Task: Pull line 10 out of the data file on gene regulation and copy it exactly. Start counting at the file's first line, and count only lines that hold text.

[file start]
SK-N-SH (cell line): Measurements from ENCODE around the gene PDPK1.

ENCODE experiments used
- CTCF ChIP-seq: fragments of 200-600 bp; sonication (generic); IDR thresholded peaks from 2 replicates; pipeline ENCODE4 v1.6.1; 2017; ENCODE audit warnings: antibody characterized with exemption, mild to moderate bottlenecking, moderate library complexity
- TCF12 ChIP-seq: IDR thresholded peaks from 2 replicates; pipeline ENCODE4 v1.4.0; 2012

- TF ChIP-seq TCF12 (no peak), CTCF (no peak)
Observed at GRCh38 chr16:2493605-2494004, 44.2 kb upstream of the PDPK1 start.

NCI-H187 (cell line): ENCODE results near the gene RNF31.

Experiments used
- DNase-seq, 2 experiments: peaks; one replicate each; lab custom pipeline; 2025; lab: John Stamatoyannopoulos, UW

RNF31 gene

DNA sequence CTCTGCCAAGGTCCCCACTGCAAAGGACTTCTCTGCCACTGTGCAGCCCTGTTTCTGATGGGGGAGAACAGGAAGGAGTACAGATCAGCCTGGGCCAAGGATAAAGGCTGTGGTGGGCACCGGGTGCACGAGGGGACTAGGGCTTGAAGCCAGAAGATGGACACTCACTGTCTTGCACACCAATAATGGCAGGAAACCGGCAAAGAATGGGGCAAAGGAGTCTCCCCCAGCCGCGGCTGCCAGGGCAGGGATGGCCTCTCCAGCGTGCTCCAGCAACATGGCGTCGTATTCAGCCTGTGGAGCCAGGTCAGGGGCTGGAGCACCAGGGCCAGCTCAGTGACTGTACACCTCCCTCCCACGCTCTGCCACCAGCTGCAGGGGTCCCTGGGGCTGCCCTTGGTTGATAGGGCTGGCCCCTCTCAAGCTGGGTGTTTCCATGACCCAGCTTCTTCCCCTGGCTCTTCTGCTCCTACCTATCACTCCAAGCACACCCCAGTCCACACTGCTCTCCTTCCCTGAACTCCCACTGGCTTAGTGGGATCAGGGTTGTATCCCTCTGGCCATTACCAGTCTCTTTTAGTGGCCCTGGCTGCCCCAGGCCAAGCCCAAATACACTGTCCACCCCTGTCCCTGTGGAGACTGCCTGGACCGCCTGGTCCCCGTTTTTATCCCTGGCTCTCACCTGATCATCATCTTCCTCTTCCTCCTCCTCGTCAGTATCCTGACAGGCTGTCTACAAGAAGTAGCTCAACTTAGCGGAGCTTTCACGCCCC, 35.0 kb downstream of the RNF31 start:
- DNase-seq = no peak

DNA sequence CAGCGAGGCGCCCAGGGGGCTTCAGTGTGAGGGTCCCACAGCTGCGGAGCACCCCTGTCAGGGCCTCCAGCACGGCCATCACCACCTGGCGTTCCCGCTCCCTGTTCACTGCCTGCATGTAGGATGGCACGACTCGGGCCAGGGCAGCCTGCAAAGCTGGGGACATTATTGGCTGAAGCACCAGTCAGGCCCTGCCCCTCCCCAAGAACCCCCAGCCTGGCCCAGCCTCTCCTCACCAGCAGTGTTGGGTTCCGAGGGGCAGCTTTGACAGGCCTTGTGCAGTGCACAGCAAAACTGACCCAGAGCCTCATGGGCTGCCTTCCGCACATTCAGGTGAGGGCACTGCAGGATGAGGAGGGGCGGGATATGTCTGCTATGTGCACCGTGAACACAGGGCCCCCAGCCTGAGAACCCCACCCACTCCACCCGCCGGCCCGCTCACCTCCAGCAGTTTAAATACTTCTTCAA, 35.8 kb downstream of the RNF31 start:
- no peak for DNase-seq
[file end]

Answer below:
RNF31 gene